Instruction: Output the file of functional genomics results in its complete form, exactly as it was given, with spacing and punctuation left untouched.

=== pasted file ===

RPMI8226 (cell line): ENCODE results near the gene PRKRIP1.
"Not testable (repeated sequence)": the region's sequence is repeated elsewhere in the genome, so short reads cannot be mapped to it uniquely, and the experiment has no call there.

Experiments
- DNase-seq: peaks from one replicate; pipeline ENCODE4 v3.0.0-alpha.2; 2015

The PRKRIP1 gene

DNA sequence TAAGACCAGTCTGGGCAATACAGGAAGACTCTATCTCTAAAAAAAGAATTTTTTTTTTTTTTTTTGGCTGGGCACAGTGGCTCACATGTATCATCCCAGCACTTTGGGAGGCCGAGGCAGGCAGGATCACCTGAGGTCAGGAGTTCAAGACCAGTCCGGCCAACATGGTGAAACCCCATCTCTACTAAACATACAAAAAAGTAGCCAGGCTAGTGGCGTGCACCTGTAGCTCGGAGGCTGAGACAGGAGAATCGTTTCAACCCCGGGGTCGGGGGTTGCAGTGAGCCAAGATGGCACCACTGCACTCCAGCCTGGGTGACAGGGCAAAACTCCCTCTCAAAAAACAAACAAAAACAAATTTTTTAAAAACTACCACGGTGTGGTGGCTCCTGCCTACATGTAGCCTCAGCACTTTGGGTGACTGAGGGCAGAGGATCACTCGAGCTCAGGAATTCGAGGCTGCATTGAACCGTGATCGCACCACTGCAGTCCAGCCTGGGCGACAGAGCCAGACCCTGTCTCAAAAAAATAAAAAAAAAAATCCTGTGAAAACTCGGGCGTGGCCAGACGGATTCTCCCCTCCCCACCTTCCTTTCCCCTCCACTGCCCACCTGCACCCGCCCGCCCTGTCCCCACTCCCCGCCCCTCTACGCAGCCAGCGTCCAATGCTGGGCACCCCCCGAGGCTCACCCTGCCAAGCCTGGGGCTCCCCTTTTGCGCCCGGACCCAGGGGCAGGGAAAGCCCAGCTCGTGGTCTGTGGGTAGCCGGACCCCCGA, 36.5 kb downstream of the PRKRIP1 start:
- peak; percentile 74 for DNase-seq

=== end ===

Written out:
RPMI8226 (cell line): ENCODE results near the gene PRKRIP1.
"Not testable (repeated sequence)": the region's sequence is repeated elsewhere in the genome, so short reads cannot be mapped to it uniquely, and the experiment has no call there.

Experiments
- DNase-seq: peaks from one replicate; pipeline ENCODE4 v3.0.0-alpha.2; 2015

The PRKRIP1 gene

DNA sequence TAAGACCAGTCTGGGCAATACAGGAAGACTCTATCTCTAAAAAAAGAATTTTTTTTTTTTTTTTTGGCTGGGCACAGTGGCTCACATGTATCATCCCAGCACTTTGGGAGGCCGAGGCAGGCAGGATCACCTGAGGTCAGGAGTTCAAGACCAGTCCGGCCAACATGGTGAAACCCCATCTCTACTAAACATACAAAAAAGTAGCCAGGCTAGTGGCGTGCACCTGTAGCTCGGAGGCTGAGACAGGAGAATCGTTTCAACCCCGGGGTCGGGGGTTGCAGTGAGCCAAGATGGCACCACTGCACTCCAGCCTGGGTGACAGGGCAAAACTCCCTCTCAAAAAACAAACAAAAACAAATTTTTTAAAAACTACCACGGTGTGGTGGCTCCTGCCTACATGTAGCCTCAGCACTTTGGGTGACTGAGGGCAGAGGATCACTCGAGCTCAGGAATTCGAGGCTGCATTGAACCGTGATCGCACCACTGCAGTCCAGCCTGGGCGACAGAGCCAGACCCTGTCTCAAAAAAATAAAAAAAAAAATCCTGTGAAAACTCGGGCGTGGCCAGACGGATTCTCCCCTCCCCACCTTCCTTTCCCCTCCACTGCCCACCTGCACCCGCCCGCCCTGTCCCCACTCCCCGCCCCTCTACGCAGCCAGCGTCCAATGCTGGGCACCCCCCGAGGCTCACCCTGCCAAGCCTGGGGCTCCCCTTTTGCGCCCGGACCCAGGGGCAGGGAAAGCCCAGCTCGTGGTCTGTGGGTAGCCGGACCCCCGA, 36.5 kb downstream of the PRKRIP1 start:
- peak; percentile 74 for DNase-seq